physical activity social support, lower physical activity self-efficacy, higher depressive symptoms,
higher perceived stress, and lower
physical activity level (data not shown). We found no statistically significant differences for sex, BMI, number of health conditions, or the presence of
hypertension, arthritis, stroke, or osteoporosis.
Predictors of physical activity
We calculated adjusted square-root minutes per week of MVPA at pretest and posttest for each level of the predictor variable, effect sizes, and P values for the change analyses
(Table 3). For AC, younger
participants and those with higher pretest social support and physical activity
showed greater increases in physical activity (all P values <.05). Hispanic/Latino participants,
those with fewer health conditions, and those without coronary heart disease
were also more likely to show greater increases in physical activity, although
these interactions did not reach significance (P < .10).
For ALED, younger participants, women, Hispanic/Latino participants, those with higher pretest BMI and more health conditions, those reporting osteoporosis, and those reporting lower pretest
physical activity showed greater increases in physical activity (all P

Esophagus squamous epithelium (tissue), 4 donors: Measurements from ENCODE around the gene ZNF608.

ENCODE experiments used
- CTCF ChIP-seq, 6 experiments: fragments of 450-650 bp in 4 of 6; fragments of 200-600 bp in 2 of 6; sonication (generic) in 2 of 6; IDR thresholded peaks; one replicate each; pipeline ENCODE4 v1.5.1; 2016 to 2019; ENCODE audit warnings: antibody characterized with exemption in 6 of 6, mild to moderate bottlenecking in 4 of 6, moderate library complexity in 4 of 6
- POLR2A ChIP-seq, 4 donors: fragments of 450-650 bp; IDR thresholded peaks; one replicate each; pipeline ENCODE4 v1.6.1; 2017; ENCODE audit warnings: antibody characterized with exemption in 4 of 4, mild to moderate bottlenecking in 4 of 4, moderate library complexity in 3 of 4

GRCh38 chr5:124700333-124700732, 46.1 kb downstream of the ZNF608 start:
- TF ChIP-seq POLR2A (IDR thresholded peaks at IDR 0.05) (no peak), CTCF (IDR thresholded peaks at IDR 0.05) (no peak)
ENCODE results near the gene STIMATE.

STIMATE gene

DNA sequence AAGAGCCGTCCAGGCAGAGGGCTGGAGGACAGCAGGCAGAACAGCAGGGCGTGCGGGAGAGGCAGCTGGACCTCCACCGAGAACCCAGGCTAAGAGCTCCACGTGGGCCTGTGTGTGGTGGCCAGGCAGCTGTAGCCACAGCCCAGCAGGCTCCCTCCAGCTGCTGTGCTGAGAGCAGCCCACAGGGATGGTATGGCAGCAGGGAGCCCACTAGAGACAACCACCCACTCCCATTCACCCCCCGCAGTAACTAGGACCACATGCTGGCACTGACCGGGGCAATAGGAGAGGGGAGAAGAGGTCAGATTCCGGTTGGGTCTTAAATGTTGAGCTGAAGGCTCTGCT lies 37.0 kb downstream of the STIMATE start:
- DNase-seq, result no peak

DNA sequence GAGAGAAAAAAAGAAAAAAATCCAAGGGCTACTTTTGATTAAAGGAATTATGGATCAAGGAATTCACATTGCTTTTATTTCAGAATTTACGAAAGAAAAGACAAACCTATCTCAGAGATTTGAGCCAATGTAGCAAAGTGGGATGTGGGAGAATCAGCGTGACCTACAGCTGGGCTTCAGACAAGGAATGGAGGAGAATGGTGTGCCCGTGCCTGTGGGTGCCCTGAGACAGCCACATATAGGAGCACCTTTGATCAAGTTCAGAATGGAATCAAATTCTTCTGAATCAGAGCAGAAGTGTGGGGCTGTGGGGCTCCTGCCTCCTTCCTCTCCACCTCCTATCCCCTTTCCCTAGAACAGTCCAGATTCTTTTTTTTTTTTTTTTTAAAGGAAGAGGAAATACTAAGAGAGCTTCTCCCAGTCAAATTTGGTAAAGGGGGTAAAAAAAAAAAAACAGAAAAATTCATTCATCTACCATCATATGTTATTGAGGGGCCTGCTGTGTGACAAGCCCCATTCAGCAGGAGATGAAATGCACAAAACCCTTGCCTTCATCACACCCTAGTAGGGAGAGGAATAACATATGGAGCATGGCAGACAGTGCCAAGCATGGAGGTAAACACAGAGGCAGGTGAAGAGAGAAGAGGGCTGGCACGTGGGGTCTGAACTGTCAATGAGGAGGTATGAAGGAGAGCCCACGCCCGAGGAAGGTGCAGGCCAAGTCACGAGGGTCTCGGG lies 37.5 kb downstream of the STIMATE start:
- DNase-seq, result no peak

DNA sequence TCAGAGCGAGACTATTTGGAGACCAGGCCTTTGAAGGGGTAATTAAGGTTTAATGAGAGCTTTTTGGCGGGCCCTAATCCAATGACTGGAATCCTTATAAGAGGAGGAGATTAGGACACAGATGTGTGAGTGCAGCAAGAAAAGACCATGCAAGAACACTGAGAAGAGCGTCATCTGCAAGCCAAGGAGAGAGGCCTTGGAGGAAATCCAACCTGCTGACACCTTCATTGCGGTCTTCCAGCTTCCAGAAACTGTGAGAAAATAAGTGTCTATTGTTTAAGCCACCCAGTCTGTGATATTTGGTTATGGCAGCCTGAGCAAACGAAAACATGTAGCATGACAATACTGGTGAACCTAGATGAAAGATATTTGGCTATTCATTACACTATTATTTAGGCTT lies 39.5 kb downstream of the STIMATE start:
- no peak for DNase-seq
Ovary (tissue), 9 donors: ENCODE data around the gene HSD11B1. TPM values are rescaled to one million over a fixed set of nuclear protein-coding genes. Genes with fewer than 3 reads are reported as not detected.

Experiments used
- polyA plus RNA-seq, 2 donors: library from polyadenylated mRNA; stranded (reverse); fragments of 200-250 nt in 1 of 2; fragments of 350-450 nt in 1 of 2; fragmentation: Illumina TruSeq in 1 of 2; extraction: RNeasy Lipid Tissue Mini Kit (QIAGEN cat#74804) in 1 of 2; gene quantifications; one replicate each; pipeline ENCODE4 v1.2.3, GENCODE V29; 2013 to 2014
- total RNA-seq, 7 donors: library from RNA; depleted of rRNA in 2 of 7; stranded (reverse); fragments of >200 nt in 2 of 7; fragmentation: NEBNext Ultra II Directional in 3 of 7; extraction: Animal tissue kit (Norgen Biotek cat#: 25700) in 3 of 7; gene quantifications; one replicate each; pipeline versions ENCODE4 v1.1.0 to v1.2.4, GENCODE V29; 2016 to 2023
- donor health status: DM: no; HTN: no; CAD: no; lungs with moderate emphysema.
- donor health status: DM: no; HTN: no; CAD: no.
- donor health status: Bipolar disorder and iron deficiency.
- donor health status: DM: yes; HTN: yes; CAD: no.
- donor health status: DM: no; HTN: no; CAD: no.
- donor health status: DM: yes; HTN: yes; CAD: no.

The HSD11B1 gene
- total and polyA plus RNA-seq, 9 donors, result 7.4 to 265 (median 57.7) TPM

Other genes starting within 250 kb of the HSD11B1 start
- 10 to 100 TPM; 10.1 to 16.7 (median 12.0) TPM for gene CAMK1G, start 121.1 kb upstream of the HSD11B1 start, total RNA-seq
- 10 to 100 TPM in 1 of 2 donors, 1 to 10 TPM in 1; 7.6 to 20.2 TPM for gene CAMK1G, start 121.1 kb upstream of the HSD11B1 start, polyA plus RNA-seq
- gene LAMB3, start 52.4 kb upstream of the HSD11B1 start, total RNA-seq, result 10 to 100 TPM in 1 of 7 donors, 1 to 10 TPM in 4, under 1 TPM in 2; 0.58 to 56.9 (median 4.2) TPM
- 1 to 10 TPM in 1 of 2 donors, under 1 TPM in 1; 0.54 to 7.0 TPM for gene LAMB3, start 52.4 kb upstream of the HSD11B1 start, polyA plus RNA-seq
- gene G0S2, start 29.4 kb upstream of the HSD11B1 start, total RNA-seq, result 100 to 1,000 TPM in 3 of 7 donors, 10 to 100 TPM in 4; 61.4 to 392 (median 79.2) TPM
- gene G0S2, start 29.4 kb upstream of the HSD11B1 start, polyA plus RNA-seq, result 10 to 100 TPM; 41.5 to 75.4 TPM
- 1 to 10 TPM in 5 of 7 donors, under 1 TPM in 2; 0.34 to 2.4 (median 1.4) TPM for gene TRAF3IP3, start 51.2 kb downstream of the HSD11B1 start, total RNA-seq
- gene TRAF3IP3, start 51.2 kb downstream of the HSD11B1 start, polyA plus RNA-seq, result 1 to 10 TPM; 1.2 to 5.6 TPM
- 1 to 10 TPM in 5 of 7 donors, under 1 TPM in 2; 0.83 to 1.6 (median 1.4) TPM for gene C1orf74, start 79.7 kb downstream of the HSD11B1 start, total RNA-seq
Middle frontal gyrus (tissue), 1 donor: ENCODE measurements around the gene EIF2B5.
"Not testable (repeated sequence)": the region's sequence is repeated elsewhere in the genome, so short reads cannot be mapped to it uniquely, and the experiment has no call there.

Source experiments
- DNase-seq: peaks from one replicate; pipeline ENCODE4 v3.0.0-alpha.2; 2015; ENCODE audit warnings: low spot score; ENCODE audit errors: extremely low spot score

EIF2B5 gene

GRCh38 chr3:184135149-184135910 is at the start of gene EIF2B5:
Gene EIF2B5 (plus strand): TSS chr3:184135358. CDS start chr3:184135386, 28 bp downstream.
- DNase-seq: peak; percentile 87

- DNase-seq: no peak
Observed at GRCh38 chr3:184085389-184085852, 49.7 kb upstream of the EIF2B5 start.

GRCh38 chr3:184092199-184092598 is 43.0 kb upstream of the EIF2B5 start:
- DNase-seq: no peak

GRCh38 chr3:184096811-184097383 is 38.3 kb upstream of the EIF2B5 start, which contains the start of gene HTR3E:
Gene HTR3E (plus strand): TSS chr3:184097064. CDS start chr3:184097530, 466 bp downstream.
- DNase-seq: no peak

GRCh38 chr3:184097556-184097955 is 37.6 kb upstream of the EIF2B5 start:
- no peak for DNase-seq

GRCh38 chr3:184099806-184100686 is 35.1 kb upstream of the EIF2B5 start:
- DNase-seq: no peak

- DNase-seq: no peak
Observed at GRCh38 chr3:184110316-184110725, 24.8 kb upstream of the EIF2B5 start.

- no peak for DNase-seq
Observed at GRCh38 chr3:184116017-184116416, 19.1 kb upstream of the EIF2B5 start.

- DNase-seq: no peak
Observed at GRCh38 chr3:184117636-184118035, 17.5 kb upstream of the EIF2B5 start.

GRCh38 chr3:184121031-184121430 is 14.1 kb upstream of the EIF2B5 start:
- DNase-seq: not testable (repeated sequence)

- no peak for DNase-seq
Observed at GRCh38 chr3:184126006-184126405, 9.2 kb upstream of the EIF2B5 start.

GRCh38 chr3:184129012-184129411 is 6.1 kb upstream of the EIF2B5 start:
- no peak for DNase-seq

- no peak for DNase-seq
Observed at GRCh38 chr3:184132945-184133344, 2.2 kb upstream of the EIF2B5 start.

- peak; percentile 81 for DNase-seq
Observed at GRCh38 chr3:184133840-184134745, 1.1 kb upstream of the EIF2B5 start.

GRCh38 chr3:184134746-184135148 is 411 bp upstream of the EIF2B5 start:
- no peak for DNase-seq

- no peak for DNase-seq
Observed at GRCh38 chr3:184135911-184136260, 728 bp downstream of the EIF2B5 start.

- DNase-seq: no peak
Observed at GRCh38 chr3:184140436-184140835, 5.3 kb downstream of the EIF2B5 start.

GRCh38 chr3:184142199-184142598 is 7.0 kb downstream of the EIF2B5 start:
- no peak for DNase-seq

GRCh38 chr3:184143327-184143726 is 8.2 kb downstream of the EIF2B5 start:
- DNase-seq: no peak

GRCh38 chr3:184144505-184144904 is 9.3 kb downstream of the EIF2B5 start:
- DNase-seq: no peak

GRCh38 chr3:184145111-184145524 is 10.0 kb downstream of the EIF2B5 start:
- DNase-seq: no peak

values < .05). ALED
participants with more than a high school education and those with hypertension
were also more likely to increase physical activity, but these interactions did
not reach significance (P < .10).
Percentage meeting CDC-ACSM recommendations
We determined the percentage of participants who met CDC-ACSM recommendations
at pretest and posttest (for categorical variables) and odds ratios and 95%
confidence intervals (for all variables) (Table
4 and Table 5). Because the program targeted underactive and sedentary
participants, only posttest findings are described here. For AC, participants who had fewer pretest health conditions, were free of arthritis and coronary heart disease, had more positive self-rated health at pretest, and
reported higher pretest physical activity were significantly more likely to meet
physical activity recommendations at posttest. For ALED, participants who had higher levels of education, higher pretest social support, higher pretest self-efficacy, lower pretest perceived stress, and higher pretest
physical activity were significantly more likely to meet physical activity recommendations at posttest.
The next set of analyses examined whether the change in the percentage meeting CDC-ACSM recommendations from pretest to posttest (as measured by BRFSS
physical activity questions) differed by each predictor variable after controlling for potential confounders (ie,
time x pretest predictor interactions). For AC, significant time x pretest predictor interactions indicated that younger
participants (P = .03), those with fewer health conditions (P = .03), and those without coronary heart disease
(P = .005) showed the largest increases in intervention effects (data not shown.) For ALED,
time x pretest predictor interactions indicated that younger participants (P = .03), those with higher levels of education (P = .05), those with higher BMIs (P = .003), and those with lower
physical activity levels at pretest (as measured by the CHAMPS questionnaire) (P = .007) showed the largest intervention effects